Depicting the “Eastern” Polish Look (NL Embassy in PL)

This time of year, many of us have a nativity scene in our homes. They commonly include the Three Kings, also known as Wise Men or Magi, who came to honour Christ after his birth. These Kings are often dressed in long oriental robes and turbans. What is less commonly known, is that such a look in the previous centuries was sometimes associated with Polish dress. This can be exemplified by a gable stone showing a ‘Pool’, which is dated 1688, and which adorns a building on the Kerkstraat 322 in Amsterdam.

During the sixteenth century, Polish male fashion became increasingly influenced by Persian and Ottoman examples, leading Polish noblemen to wear colourful leather boots with heels, a kontusz (a coat or outer kaftan), a ferezja or delia (different types of cloaks), worn over a long-sleeved żupan (a tunic), and a kołpak (a hat often embellished with fur and feathers). Dutch artists and artisans subsequently produced multiple images of ‘typical’ Polish nobles, for example in books, on maps, and… on gable stones. To Dutch eyes, however, Polish dress differed very little – if at all – from other Eastern fashion: Polish figures were also used to represent Hungarians, for example. Similarly, Polish figures were sometimes indistinguishable from Ottomans.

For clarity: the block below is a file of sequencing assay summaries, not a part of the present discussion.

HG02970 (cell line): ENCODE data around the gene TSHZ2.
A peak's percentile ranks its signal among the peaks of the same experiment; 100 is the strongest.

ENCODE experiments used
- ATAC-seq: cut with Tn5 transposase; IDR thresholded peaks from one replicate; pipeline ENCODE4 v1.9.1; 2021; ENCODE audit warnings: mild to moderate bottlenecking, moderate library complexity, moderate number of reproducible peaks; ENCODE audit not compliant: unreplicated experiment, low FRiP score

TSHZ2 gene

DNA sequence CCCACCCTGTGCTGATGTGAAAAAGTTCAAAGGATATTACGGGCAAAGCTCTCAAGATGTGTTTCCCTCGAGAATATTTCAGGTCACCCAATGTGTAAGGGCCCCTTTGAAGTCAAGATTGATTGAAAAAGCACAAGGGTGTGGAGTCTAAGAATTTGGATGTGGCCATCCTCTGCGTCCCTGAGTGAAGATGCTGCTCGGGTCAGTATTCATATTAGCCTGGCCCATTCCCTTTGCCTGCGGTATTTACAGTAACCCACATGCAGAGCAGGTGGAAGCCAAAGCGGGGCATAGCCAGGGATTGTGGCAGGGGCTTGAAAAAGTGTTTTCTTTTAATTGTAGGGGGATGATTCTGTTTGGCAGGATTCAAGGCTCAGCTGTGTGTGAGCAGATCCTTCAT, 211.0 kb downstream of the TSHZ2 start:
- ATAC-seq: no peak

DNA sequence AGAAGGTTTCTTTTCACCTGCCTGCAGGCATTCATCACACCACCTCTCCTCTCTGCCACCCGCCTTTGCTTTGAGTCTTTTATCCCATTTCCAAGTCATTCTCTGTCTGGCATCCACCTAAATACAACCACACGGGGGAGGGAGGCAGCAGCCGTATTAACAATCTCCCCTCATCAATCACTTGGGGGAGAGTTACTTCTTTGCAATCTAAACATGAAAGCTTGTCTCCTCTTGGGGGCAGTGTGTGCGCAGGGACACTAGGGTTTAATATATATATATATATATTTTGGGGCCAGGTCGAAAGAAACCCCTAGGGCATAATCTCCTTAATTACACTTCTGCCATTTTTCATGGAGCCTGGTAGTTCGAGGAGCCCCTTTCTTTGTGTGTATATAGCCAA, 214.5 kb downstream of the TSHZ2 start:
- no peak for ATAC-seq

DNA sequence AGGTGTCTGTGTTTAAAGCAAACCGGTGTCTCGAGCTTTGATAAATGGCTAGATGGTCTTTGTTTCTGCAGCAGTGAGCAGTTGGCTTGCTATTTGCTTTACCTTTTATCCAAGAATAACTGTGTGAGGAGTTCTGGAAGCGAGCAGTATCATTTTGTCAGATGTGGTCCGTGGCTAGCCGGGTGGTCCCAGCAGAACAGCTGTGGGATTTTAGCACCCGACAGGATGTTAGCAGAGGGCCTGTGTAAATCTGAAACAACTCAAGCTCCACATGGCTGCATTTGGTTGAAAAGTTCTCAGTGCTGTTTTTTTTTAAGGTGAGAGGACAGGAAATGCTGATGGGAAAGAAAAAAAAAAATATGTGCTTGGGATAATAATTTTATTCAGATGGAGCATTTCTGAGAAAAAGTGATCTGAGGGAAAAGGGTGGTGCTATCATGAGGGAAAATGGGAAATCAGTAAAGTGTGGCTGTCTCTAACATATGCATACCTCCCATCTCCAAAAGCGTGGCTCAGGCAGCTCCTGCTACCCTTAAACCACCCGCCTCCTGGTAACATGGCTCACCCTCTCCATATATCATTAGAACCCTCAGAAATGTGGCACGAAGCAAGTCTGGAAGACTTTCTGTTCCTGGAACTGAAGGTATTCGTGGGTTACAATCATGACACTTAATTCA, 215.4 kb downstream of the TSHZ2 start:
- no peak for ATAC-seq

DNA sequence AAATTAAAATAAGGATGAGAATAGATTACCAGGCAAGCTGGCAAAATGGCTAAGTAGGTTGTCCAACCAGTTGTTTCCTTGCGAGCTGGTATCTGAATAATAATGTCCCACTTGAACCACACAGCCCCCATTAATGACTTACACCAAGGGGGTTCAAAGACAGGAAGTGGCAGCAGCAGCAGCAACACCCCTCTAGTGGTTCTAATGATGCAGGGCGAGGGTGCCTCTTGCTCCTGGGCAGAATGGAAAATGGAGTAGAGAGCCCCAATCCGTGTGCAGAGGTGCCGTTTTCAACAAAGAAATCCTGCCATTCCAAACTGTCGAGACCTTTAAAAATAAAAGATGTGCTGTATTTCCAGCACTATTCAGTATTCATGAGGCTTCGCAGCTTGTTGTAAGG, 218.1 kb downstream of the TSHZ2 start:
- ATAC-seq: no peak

ImageThis is why the ‘Pool’ on the gable stone in Amsterdam looks the way he does. His clothing – which even includes a turban – and his posture are reminiscent of a man in a print by the Dutch engraver Lucas Vorsterman, after the Adoration of the Magi by the famed painter Peter Paul Rubens, a painting from 1621. Rubens in turn based himself on Italian illustrations. It is likely that the gable stone’s maker referred to the same pictorial tradition. This is how the ‘Pool’ on the gable stone in Amsterdam is related to nativity scenes.

Interestingly, the French diplomat Charles Ogier, who visited Poland in the 1630s, likewise associated Polish fashion with the Three Kings. Describing a host of Polish nobles, he compared them to “the Eastern Magi, who came to honour the Infant Jesus with a large measure of display.”

*I originally wrote this post for the social media outlets of the Dutch Embassy in Poland. This was post no. 24.

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